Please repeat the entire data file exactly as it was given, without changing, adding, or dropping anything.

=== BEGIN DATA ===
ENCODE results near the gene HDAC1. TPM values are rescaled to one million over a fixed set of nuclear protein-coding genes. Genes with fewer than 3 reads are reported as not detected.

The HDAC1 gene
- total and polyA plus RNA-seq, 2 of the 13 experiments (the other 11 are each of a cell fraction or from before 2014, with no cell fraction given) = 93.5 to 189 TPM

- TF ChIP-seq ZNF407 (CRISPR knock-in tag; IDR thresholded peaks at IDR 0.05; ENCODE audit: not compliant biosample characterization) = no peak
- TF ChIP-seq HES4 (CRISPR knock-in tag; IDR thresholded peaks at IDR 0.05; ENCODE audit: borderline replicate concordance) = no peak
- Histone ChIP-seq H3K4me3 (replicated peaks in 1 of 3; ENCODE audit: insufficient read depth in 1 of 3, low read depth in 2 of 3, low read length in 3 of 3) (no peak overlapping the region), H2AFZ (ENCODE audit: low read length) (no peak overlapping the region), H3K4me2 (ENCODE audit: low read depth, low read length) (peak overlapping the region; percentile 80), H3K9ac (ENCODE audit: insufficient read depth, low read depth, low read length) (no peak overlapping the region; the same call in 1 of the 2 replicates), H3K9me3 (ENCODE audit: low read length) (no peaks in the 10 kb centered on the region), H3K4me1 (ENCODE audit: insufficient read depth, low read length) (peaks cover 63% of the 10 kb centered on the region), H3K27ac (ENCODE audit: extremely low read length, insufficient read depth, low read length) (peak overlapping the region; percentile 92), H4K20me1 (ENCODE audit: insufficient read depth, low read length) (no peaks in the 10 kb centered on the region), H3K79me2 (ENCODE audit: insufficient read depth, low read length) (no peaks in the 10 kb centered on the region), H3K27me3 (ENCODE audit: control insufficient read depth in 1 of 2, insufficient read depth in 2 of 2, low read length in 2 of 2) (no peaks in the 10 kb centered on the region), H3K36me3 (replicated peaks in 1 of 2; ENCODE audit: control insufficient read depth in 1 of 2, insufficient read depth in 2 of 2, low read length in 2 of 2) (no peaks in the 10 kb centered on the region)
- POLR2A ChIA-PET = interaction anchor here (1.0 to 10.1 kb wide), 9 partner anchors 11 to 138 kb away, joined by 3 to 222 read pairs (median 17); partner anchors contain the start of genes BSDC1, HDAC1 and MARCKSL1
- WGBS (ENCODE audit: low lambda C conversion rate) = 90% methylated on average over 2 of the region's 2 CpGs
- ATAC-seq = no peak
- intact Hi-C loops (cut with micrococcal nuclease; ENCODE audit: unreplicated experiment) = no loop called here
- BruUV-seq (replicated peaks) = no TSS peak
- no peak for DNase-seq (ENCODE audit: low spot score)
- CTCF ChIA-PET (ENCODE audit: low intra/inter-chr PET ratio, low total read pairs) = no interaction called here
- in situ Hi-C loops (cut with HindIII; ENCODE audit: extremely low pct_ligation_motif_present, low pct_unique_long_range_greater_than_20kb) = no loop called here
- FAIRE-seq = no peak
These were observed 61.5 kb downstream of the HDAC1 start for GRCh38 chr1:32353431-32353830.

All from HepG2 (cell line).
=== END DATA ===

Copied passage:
ENCODE results near the gene HDAC1. TPM values are rescaled to one million over a fixed set of nuclear protein-coding genes. Genes with fewer than 3 reads are reported as not detected.

The HDAC1 gene
- total and polyA plus RNA-seq, 2 of the 13 experiments (the other 11 are each of a cell fraction or from before 2014, with no cell fraction given) = 93.5 to 189 TPM

- TF ChIP-seq ZNF407 (CRISPR knock-in tag; IDR thresholded peaks at IDR 0.05; ENCODE audit: not compliant biosample characterization) = no peak
- TF ChIP-seq HES4 (CRISPR knock-in tag; IDR thresholded peaks at IDR 0.05; ENCODE audit: borderline replicate concordance) = no peak
- Histone ChIP-seq H3K4me3 (replicated peaks in 1 of 3; ENCODE audit: insufficient read depth in 1 of 3, low read depth in 2 of 3, low read length in 3 of 3) (no peak overlapping the region), H2AFZ (ENCODE audit: low read length) (no peak overlapping the region), H3K4me2 (ENCODE audit: low read depth, low read length) (peak overlapping the region; percentile 80), H3K9ac (ENCODE audit: insufficient read depth, low read depth, low read length) (no peak overlapping the region; the same call in 1 of the 2 replicates), H3K9me3 (ENCODE audit: low read length) (no peaks in the 10 kb centered on the region), H3K4me1 (ENCODE audit: insufficient read depth, low read length) (peaks cover 63% of the 10 kb centered on the region), H3K27ac (ENCODE audit: extremely low read length, insufficient read depth, low read length) (peak overlapping the region; percentile 92), H4K20me1 (ENCODE audit: insufficient read depth, low read length) (no peaks in the 10 kb centered on the region), H3K79me2 (ENCODE audit: insufficient read depth, low read length) (no peaks in the 10 kb centered on the region), H3K27me3 (ENCODE audit: control insufficient read depth in 1 of 2, insufficient read depth in 2 of 2, low read length in 2 of 2) (no peaks in the 10 kb centered on the region), H3K36me3 (replicated peaks in 1 of 2; ENCODE audit: control insufficient read depth in 1 of 2, insufficient read depth in 2 of 2, low read length in 2 of 2) (no peaks in the 10 kb centered on the region)
- POLR2A ChIA-PET = interaction anchor here (1.0 to 10.1 kb wide), 9 partner anchors 11 to 138 kb away, joined by 3 to 222 read pairs (median 17); partner anchors contain the start of genes BSDC1, HDAC1 and MARCKSL1
- WGBS (ENCODE audit: low lambda C conversion rate) = 90% methylated on average over 2 of the region's 2 CpGs
- ATAC-seq = no peak
- intact Hi-C loops (cut with micrococcal nuclease; ENCODE audit: unreplicated experiment) = no loop called here
- BruUV-seq (replicated peaks) = no TSS peak
- no peak for DNase-seq (ENCODE audit: low spot score)
- CTCF ChIA-PET (ENCODE audit: low intra/inter-chr PET ratio, low total read pairs) = no interaction called here
- in situ Hi-C loops (cut with HindIII; ENCODE audit: extremely low pct_ligation_motif_present, low pct_unique_long_range_greater_than_20kb) = no loop called here
- FAIRE-seq = no peak
These were observed 61.5 kb downstream of the HDAC1 start for GRCh38 chr1:32353431-32353830.

All from HepG2 (cell line).